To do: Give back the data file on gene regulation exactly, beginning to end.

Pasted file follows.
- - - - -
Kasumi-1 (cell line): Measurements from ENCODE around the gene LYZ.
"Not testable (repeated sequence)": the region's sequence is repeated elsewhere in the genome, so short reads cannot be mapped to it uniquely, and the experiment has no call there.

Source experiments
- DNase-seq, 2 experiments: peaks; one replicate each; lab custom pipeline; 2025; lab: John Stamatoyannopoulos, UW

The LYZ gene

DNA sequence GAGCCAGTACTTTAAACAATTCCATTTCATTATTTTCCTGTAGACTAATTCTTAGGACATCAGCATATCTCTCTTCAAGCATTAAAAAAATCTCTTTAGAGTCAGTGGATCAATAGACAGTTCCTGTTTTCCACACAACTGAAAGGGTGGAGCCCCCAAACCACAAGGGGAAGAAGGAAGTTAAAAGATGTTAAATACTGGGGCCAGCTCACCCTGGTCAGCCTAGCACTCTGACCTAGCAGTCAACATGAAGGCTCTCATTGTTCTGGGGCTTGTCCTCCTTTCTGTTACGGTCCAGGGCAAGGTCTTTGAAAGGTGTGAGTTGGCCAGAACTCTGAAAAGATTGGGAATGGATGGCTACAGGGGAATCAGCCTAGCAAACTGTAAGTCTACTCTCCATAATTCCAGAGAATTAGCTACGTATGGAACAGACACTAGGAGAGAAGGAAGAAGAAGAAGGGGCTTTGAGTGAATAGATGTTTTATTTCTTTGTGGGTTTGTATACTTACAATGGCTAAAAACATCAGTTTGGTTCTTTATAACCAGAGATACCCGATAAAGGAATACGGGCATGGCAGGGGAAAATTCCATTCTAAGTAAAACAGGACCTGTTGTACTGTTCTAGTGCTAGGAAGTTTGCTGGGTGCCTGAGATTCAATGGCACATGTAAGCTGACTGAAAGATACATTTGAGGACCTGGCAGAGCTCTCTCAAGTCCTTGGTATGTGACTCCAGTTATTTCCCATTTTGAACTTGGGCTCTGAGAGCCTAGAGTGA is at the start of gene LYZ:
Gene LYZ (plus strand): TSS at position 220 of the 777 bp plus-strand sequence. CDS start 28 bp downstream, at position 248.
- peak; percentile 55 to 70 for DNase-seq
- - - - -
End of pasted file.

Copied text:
Kasumi-1 (cell line): Measurements from ENCODE around the gene LYZ.
"Not testable (repeated sequence)": the region's sequence is repeated elsewhere in the genome, so short reads cannot be mapped to it uniquely, and the experiment has no call there.

Source experiments
- DNase-seq, 2 experiments: peaks; one replicate each; lab custom pipeline; 2025; lab: John Stamatoyannopoulos, UW

The LYZ gene

DNA sequence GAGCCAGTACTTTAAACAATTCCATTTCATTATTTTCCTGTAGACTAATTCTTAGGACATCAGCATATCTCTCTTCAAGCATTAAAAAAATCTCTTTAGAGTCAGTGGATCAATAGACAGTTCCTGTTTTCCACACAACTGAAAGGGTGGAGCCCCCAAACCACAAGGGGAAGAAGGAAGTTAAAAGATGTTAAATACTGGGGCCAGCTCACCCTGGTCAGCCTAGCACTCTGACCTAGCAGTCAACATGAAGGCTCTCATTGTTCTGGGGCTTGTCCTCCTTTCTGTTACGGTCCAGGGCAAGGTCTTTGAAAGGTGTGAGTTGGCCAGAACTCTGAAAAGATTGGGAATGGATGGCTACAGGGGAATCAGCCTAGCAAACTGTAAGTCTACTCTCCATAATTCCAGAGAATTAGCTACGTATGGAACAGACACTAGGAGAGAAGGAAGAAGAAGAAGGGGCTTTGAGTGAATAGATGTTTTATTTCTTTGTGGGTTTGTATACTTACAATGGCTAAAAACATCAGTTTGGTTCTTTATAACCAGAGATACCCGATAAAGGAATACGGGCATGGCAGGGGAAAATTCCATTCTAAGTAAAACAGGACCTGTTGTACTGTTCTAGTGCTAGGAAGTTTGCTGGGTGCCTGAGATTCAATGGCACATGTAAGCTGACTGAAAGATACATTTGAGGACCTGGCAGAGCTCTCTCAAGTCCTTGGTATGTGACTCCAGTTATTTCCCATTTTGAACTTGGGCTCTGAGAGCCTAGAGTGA is at the start of gene LYZ:
Gene LYZ (plus strand): TSS at position 220 of the 777 bp plus-strand sequence. CDS start 28 bp downstream, at position 248.
- peak; percentile 55 to 70 for DNase-seq